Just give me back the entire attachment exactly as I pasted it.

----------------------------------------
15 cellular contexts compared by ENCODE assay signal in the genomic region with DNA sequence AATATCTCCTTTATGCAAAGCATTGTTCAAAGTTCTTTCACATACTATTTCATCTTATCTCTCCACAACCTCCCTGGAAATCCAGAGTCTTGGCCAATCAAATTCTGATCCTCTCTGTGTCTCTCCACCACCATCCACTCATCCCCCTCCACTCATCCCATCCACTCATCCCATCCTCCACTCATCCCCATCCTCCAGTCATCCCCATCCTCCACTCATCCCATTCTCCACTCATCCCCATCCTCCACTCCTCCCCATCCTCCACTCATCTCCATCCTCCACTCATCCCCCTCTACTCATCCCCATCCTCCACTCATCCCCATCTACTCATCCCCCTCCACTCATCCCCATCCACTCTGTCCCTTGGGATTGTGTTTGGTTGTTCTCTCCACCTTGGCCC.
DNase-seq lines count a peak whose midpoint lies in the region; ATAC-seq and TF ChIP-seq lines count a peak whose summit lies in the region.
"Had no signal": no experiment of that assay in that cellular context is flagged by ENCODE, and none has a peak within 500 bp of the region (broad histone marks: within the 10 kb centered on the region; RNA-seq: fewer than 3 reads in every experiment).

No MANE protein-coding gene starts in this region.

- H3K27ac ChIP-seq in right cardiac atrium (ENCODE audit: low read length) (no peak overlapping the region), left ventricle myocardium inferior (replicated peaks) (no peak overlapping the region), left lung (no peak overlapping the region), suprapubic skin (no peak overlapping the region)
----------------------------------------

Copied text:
15 cellular contexts compared by ENCODE assay signal in the genomic region with DNA sequence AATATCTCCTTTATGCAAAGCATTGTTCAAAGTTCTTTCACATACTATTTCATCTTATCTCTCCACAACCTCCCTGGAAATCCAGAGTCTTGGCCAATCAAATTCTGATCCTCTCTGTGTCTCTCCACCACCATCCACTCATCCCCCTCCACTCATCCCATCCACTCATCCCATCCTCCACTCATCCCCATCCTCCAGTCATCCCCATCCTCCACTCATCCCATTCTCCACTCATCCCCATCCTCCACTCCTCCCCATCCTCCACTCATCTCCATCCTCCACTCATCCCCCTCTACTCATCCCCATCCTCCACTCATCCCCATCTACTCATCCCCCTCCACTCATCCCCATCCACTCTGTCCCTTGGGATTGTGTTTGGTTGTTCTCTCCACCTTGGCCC.
DNase-seq lines count a peak whose midpoint lies in the region; ATAC-seq and TF ChIP-seq lines count a peak whose summit lies in the region.
"Had no signal": no experiment of that assay in that cellular context is flagged by ENCODE, and none has a peak within 500 bp of the region (broad histone marks: within the 10 kb centered on the region; RNA-seq: fewer than 3 reads in every experiment).

No MANE protein-coding gene starts in this region.

- H3K27ac ChIP-seq in right cardiac atrium (ENCODE audit: low read length) (no peak overlapping the region), left ventricle myocardium inferior (replicated peaks) (no peak overlapping the region), left lung (no peak overlapping the region), suprapubic skin (no peak overlapping the region)